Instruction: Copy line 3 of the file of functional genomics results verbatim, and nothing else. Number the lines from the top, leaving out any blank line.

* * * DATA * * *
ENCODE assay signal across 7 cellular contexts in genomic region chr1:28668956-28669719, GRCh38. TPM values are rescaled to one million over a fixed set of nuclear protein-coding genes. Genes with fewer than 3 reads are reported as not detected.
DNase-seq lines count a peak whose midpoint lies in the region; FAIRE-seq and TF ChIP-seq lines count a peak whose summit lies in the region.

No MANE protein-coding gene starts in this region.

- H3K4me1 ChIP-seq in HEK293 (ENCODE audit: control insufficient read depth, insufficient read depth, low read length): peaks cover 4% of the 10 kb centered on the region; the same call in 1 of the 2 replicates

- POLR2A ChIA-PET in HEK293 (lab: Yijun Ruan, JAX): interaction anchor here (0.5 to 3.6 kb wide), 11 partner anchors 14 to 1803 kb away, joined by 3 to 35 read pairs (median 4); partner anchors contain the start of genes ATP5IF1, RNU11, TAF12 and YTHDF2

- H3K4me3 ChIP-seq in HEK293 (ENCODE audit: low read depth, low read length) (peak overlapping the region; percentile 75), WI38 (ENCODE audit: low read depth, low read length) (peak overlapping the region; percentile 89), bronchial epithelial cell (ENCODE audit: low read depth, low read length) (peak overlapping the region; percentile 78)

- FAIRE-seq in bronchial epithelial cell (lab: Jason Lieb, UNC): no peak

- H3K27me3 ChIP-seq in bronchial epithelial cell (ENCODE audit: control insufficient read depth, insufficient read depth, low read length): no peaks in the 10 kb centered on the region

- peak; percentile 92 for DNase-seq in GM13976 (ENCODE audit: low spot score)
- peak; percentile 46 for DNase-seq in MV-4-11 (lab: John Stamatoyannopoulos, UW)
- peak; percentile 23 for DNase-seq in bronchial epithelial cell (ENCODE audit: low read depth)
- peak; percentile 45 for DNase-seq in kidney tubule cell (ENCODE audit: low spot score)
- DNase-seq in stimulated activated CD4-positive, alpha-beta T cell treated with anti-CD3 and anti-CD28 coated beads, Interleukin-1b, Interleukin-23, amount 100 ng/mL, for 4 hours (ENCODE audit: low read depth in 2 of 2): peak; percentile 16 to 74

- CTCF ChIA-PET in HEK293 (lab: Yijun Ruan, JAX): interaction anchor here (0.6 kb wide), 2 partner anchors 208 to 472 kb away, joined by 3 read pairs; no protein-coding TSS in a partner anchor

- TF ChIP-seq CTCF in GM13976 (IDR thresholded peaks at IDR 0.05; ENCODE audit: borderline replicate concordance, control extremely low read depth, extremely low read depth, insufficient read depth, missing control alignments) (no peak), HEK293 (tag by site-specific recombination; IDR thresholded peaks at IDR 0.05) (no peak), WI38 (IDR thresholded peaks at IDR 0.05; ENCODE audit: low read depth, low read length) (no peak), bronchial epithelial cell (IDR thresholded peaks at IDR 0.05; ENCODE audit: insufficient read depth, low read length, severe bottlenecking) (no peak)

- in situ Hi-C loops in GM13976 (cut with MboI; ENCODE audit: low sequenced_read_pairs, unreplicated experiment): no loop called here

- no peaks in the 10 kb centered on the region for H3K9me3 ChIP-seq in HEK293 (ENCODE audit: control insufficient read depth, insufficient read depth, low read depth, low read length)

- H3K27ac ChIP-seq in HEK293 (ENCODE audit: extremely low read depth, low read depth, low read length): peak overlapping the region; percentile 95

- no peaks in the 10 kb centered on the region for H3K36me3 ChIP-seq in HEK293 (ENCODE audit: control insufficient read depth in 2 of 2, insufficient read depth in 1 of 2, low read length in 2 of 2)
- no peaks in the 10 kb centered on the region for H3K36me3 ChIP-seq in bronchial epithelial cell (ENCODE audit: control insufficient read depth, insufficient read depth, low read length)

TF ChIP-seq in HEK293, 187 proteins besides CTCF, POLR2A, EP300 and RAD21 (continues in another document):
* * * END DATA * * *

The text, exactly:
No MANE protein-coding gene starts in this region.